186. We believe these benefits are over estimated. We were unable to confirm the investment or purchasing scale benefits by pubcos across the whole of their estates. We also believe the cost of living benefits achieved are overstated. Although in many cases tenants do get free accommodation, these estimates take little account of the benefits accruing to pubcos from having tenants living 'on site', such as buildings security.

187. Our analysis suggests the cost of the tie to tenants is in the region of £70 a barrel. This is 'balanced' by a rent subsidy and quantifiable SCORFA benefits in the region of £50-£75 a barrel plus an indeterminable amount of unquantifiable SCORFA benefits.

188. It should be remembered that this Inquiry stemmed from complaints about inequalities in the contractual relationship between pubcos and their tenants. On the basis of the evidence presented to us we feel that the immediately quantifiable cost of the tie is usually balanced by the benefits available to tenants. However, this does not mean that for every tenant the costs equal the benefits, leading to some tenants getting into financial difficulties. In such cases pubcos could do more to redress the imbalance. Indeed, it became clear as the Inquiry progressed, that some pubcos demonstrated greater sensitivity to tenants problems than others.

The consequences of ending the beer tie

189. Tenants and their representatives suggested to us that the problems tenants had complained to us about would be resolved if the beer tie were removed, enabling tenants to purchase their beer on the free market.[259]

190. We asked our witnesses what they believed the outcome of removing the tie would be for the industry. The FLVA expressed concern that if the tie was removed, pubcos could and would increase the rent tenants paid: "in all tenancy and lease agreements it is pointed out that the rent takes into consideration the tie and is therefore less than what [tenants] would be expected to pay if they were not under an obligation to purchase specified drinks from the landlord or their nominated supplier. It then goes on to say that if they are released from the tie the company reserves the right to review the rent taking into consideration the release from the tie".[260]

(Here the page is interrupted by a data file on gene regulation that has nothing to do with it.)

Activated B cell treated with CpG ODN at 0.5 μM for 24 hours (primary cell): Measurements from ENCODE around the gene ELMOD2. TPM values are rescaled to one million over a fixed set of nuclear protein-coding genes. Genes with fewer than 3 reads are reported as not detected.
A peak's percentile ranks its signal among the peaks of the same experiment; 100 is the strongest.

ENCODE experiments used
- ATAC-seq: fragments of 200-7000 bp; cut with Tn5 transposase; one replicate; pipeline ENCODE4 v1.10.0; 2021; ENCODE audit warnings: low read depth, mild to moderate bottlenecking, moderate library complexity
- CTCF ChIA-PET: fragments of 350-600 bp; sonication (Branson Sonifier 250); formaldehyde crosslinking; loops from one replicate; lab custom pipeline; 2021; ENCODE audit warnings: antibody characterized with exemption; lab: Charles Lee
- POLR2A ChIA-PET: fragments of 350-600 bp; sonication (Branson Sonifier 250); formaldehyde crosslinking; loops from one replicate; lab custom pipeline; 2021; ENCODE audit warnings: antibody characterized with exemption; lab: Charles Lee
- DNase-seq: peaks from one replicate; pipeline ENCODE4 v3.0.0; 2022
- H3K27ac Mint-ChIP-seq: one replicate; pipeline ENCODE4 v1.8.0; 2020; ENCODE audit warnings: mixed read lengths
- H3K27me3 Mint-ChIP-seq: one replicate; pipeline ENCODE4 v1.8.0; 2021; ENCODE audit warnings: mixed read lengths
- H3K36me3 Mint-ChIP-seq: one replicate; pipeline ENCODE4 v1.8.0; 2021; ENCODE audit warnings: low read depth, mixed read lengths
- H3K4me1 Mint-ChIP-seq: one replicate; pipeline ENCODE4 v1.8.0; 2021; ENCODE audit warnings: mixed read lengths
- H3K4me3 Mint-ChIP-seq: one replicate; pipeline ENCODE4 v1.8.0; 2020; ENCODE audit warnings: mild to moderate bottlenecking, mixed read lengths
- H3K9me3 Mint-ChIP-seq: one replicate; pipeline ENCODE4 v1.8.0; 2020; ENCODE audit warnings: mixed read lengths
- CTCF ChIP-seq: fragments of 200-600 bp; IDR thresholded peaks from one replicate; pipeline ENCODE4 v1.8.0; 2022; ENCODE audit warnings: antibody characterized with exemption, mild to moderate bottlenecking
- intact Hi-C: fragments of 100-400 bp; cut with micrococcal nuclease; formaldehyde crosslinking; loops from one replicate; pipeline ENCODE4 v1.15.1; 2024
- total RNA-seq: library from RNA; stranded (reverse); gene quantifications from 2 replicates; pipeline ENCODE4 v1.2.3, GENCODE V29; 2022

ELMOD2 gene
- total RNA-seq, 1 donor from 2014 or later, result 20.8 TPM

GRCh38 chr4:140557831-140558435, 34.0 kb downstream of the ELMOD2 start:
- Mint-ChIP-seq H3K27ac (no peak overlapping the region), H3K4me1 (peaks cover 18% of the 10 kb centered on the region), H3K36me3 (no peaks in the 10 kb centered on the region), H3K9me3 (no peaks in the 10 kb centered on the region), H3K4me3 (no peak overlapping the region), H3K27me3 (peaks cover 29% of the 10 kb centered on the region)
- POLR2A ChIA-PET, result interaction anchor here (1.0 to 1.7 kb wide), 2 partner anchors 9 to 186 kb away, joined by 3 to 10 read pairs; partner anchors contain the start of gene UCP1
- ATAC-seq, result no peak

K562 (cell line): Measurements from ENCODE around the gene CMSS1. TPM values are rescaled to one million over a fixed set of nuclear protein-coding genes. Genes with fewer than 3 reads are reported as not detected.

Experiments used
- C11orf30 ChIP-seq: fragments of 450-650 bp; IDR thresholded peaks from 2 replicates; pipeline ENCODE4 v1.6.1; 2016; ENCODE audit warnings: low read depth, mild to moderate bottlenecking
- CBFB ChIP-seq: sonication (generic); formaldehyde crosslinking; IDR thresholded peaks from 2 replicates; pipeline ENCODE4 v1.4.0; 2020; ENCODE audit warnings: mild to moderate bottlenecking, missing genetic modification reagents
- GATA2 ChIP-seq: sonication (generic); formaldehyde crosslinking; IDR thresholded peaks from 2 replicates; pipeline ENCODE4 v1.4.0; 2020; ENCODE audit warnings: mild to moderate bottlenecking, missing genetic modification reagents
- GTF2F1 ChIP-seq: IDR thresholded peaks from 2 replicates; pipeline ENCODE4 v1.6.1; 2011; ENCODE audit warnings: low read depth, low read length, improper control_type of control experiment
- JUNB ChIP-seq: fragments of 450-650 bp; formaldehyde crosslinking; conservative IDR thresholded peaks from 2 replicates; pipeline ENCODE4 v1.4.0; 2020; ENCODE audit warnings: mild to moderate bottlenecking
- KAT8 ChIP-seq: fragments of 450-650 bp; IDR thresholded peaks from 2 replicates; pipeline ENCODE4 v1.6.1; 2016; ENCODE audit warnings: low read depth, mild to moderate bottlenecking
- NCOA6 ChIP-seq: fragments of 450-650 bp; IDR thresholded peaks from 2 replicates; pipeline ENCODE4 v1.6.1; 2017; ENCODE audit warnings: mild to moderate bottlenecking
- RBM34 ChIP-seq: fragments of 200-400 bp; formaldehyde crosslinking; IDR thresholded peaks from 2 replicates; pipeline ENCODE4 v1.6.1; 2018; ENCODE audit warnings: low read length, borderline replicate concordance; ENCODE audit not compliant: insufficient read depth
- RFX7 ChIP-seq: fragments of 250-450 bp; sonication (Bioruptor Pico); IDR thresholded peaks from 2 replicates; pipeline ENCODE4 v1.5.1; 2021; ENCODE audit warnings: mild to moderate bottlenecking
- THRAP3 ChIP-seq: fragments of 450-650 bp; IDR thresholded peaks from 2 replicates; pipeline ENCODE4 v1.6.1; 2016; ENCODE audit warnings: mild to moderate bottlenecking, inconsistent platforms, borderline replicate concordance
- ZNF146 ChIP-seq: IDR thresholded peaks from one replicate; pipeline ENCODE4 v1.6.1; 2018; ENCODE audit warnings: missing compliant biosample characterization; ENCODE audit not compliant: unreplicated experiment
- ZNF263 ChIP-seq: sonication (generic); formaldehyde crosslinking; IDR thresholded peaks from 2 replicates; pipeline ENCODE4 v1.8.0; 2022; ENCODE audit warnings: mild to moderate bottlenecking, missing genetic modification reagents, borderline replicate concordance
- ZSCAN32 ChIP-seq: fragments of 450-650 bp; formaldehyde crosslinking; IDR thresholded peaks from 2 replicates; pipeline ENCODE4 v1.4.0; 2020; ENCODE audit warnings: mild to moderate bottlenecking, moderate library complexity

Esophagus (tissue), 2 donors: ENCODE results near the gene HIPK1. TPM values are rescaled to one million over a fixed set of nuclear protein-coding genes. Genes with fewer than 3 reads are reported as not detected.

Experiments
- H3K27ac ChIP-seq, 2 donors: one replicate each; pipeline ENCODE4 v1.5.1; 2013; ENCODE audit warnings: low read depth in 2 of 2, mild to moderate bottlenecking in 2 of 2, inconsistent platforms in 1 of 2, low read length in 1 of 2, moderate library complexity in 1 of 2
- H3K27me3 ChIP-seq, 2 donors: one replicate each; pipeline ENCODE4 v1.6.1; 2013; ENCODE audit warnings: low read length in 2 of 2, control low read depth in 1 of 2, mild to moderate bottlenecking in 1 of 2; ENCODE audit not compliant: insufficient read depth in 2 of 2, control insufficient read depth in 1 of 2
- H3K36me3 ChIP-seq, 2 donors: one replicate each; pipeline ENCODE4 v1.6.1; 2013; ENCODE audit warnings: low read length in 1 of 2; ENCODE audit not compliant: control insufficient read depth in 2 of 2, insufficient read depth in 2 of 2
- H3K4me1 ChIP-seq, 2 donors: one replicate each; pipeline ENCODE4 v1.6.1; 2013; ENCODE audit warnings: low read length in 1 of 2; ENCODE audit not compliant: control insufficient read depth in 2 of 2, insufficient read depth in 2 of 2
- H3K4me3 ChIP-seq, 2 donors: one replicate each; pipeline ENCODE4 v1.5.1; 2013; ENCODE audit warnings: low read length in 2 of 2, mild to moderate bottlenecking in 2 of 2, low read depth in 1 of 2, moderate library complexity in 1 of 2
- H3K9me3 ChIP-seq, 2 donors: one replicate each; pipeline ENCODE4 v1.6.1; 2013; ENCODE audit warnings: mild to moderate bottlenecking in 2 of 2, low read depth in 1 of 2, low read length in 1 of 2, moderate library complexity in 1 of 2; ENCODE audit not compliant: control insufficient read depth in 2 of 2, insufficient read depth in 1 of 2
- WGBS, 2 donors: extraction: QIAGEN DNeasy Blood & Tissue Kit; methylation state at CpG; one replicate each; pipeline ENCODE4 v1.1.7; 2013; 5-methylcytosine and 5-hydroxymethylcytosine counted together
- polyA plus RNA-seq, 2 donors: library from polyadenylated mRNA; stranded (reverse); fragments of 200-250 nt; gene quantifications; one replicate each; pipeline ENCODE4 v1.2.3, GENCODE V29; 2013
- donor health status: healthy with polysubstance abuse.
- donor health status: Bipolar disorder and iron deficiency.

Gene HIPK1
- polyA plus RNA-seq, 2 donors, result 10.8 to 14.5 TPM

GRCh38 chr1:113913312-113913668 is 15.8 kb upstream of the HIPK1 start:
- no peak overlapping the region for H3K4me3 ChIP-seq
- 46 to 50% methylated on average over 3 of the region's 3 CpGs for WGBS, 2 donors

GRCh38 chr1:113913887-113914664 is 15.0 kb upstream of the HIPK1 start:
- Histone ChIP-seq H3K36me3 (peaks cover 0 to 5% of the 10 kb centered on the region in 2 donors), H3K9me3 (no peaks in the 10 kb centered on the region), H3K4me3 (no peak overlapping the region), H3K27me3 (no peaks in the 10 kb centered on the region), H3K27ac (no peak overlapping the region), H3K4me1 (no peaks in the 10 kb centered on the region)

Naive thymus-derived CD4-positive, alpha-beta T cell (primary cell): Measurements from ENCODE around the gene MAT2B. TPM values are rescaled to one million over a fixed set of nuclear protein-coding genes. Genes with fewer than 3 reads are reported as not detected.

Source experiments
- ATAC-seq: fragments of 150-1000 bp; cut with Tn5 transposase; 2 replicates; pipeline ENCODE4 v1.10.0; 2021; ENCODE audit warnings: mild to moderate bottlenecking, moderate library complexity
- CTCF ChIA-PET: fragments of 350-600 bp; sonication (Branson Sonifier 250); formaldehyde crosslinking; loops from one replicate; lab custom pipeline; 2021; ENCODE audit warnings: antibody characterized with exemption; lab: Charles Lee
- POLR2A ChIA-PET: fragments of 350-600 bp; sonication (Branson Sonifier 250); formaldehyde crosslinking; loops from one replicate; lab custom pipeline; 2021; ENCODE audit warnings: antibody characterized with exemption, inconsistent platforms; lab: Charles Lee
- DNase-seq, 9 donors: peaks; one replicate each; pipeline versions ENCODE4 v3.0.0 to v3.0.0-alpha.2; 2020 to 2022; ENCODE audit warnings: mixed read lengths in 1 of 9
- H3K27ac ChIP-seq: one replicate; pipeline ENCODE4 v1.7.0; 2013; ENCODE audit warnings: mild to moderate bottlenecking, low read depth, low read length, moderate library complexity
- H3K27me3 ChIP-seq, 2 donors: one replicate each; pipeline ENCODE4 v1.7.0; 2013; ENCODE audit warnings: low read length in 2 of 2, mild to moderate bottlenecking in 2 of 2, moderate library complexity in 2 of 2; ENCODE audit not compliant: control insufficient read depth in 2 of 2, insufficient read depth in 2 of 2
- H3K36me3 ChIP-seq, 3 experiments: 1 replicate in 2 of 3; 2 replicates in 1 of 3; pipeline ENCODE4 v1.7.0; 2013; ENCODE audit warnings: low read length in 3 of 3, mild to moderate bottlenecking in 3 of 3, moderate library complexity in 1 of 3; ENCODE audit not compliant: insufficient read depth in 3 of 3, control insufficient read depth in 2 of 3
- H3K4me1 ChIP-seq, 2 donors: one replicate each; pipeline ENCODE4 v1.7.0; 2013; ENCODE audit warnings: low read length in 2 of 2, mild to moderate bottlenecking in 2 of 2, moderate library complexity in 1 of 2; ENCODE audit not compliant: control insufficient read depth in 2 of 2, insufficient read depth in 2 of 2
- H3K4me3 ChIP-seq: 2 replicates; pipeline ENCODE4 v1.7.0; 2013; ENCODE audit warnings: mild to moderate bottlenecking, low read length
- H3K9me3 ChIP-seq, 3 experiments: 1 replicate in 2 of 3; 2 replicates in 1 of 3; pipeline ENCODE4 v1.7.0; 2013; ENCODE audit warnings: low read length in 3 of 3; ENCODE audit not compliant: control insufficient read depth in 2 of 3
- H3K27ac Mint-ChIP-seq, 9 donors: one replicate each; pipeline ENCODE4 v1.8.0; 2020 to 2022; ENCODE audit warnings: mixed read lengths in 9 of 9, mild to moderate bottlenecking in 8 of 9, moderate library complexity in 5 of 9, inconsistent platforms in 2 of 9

191. Mr Salussolia, the Chairman of the ALMR told us that pubcos as mere property owners would not be interested in the business being carried out in the premises but only in maximising the rental income of the property: "there is a relationship with the pubco, because when you look at a site and you bid for a site with a pubco, they take into account what you are going to do with that site. You may not give the biggest rent bid, you may be chosen because you are going to give the biggest volume of return out of that business".[261]

192. The Chief Executive of Enterprise told us that removing the tie would split their business into wholesaling and property companies which would be "completely at-odds with what we believe and what we have sought to describe to you as the most important principle of the tenanted and leased business model that we operate, and that is the principle of partnership".[262] Enterprise saw the tie as essential to their partnership with tenants, ensuring that both were committed to sales growth and they shared risk. If pubcos were to operate under a rent only relationship, Enterprise believed, "it is difficult to see how those interests could be aligned with such assurance as we believe they are now".[263]

193. Pubcos also argued that tenants would lose the special commercial or financial advantages pubcos provided because of the tie as pubcos would have no reason to offer these if they had no interest in building tenants' businesses. Mr Findlay, Chief Executive of the W&DB told us that "the idea that a pubco could be split into a wholesaling operation and a property company would be bad news for the public house sector as a whole because what pub companies do is invest a lot of resource in managing what is actually legally a very complicated business. We provide a lot of advice to tenants that a property company just simply would not be able to do".[264] An example of the additional support given by W&DB was the £1 million they had invested in helping tenants through the process of the new licensing reforms. They suggested this was: "the sort of thing we do because we have a relationship with them based on knowledge of the business, knowledge of the trade, and the fact that we sell beer to them as well".[265]